Garden slugs are more active than snails...
Slugs are naked molluscs; they have no external shell, and look almost worm like as they crawl along.
Most types of slugs have no protecting shell like snails. Except the yellow cellar-slug, 'Limax flavus' (bluish colour tentacles), and a large pale grey spotted with black species, 'Limax maximus (leopard slug)' both have a small shell in the skin.
Some species like Limax marginalus are active on trees and bushes. The cellar slugs and tree slugs are commonly found in cellars; in holes in walls.
Garden slugs (Arion hortensis) are small, slender, and striped with grey; or yellow.
One said Black slugs (Arion ater) are black in colour. They are the largest and most common monsters in the gardens and cultivated fields. They love decaying vegetation. At times the animal becomes carnivorous will eat live creatures. The young are usually yellowish white, but gradually assume a darker colour as they grow older. Mature ones vary greatly in colours. Others said more brilliant colours often seen in the warm countries than in the cold.
Leopard slug are common types of slugs found in our small backyard garden. Young Limax maximus is first white in colour, then pink and transparent. They are sitting near the water cool area. They can be found easily on the ground surface; or in the upside-down clay flower pots after winter season; or in the compost container.
The best way to get rid of garden slugs and snails; or how to control garden slugs with easy organic methods? This is one of the most challenging task for us.
Either snails or slugs will be easily be killed by the strong heat from the natural sun. So, the nature can be the slug killer.
Some small animals like European hedgehog loves slugs; frogs and toad will eat slugs; chickens and birds may help to eat them too.
During our early gardening days, we have tried putting a cup of beer every evening in our small organic garden; it would attract the slugs to crawl in it and get drank. So, the next morning we collected their drank bodies and throw them away. This slug trap works! However, it took plenty of our time to monitor and it is a waste of beer. Moreover, these small animals have to follow the rules from the nature; and they have their own life cycles. We decided not to kill them, but to allow them to live in our garden as long as they do not damage our plants.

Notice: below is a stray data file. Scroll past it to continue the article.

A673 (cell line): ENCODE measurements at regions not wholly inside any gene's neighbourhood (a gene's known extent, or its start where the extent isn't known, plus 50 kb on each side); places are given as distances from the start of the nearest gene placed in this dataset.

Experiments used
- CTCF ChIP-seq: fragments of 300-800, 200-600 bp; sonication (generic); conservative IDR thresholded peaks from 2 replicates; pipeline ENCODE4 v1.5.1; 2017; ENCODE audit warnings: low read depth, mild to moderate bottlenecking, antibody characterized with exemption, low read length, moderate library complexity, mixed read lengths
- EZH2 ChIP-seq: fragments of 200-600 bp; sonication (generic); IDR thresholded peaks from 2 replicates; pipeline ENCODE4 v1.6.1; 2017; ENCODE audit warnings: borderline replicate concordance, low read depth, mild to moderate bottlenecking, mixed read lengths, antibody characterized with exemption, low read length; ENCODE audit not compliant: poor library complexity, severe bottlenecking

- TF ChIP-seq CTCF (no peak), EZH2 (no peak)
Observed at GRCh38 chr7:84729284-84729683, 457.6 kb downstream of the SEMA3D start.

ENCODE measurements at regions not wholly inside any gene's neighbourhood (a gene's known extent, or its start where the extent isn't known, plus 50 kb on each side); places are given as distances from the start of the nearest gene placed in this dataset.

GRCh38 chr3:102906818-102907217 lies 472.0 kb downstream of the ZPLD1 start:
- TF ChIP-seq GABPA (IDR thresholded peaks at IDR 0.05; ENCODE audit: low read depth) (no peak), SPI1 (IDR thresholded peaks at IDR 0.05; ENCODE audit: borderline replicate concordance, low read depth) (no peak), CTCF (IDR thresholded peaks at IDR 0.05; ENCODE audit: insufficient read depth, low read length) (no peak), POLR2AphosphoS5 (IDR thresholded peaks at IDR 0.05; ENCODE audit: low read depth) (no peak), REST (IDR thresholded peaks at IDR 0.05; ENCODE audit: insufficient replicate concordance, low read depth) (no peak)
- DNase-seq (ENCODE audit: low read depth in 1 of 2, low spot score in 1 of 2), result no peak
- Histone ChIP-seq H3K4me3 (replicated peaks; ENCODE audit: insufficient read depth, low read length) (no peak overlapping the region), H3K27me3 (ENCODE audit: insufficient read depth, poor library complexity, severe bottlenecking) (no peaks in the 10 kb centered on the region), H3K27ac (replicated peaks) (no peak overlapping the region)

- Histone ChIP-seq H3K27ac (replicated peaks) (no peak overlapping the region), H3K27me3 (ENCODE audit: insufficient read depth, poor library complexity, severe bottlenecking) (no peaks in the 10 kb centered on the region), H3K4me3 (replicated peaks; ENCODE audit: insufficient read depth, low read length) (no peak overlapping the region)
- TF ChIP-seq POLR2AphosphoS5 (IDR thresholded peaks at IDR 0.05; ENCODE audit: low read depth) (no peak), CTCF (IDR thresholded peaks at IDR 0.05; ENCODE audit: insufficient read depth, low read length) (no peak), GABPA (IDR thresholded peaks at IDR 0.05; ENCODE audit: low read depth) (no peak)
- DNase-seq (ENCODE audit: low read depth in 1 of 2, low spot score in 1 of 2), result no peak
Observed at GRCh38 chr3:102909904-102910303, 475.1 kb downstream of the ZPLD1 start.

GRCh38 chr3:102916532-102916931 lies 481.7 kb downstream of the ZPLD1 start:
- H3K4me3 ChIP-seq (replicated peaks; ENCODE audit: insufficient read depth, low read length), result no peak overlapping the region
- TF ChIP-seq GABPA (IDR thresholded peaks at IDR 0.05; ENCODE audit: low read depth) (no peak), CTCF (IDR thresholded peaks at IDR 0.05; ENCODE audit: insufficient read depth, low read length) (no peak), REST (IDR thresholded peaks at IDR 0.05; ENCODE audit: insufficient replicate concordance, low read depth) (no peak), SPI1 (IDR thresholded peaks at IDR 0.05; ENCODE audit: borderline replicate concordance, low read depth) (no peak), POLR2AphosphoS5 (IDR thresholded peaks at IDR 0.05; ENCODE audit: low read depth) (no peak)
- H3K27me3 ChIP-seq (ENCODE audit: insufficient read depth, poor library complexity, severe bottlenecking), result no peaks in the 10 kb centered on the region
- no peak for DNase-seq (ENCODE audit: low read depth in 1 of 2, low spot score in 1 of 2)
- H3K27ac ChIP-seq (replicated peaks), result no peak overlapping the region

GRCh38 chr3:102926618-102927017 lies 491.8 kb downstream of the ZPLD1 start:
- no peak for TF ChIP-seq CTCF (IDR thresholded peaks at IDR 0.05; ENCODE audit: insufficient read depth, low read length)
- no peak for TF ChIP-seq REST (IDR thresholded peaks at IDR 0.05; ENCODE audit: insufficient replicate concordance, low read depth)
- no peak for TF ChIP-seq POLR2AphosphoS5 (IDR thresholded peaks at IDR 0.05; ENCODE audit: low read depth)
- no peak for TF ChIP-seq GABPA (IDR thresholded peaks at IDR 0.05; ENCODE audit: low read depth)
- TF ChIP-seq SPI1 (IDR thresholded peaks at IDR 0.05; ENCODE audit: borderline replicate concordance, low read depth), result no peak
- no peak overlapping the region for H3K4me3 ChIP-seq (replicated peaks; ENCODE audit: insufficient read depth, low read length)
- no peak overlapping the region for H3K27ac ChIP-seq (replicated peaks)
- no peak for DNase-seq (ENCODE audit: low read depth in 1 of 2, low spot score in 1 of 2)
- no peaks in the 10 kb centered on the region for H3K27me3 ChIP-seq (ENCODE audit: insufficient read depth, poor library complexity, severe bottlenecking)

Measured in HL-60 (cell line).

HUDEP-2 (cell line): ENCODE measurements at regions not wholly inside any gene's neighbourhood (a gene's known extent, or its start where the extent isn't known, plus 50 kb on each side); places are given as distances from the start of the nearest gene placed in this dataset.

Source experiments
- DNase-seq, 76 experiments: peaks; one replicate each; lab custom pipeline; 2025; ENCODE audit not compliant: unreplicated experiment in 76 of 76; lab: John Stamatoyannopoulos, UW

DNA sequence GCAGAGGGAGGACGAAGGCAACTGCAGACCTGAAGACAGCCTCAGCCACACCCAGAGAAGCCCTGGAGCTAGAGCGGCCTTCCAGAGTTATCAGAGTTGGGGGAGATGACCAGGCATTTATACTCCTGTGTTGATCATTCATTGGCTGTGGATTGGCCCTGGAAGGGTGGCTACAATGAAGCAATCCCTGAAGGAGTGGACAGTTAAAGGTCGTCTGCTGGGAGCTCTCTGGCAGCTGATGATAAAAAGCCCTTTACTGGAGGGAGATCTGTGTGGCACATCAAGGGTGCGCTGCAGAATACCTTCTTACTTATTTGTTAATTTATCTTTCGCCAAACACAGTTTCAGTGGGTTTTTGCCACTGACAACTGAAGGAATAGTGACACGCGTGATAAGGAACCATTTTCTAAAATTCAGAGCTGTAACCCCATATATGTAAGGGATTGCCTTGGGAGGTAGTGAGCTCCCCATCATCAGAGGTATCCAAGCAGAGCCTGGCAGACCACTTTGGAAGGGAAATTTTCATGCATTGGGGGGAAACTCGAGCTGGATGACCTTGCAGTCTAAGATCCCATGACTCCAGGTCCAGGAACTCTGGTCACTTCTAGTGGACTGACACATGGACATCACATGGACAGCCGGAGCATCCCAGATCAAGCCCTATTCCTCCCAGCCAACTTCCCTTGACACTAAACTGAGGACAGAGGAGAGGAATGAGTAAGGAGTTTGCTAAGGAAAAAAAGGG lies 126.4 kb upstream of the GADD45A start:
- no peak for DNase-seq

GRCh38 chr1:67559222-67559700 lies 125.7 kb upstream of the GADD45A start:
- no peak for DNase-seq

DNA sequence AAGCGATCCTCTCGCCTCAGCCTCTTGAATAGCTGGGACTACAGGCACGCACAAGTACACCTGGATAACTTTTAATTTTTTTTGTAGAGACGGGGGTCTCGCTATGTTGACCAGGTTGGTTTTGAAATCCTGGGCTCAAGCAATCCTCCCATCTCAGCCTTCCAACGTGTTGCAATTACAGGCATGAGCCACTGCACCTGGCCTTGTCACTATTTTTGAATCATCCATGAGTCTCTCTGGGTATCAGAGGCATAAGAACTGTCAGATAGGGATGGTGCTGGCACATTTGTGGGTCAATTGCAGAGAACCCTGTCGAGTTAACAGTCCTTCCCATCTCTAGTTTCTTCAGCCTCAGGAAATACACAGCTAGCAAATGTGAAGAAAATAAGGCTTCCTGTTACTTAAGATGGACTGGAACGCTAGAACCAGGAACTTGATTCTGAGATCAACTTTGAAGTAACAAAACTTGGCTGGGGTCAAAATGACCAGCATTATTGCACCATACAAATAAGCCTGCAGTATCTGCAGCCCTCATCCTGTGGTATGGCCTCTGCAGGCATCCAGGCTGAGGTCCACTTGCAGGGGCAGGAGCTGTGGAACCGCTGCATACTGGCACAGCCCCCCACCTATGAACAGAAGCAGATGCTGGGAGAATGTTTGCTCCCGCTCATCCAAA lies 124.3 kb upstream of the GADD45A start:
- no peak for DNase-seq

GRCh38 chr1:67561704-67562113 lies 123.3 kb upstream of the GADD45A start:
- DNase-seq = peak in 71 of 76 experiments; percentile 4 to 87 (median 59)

After much consideration, we came up with two possibilities; either provide a lovable cool environment for them to stay in or a dislike environment that, they will run far away from it.
Our preferred strategy is to provide inconvenience to this little animals, so that, they will stay far away from our plants.
Our vegetables and plants are not disturbed by slugs and snails ever since we grow them in containers and push up all the low growing leaves.
Last summer we discovered a Limax maximus slug and her new born orange eggs under one of our out grown cucumber plant basket in the vegetable raised bed. It was a great surprise and I was happy to meet such an exceptional moment. So, I learned about slug eggs.
Both slugs and snails love to hide under the large leaves; because they love to be sheltered from the sun and they will stay there at day and the large plant leaves are their easy access dinner.
One said gardening plants have large low growing leaves, such as Hosta lily, Rhubarb vegetable, Bergenia cordifolia 'Rotblum' (Schoenlappersplant) are commonly used for keeping these small creatures at one place; so that, they will not disturb the other plants.
It is fortunate that we don't have black slugs and snail slugs (Testacella) in our garden. So, our earth worms are safe.
In our organic garden, the most troublesome garden pests or plant pests are not these slugs and snails, but the flying insects; especially the charming white cabbage butterfly.
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Try your best to respect all the small animals and insects from the nature; and keep your garden free from both chemical pesticide and organic pesticides; if possible!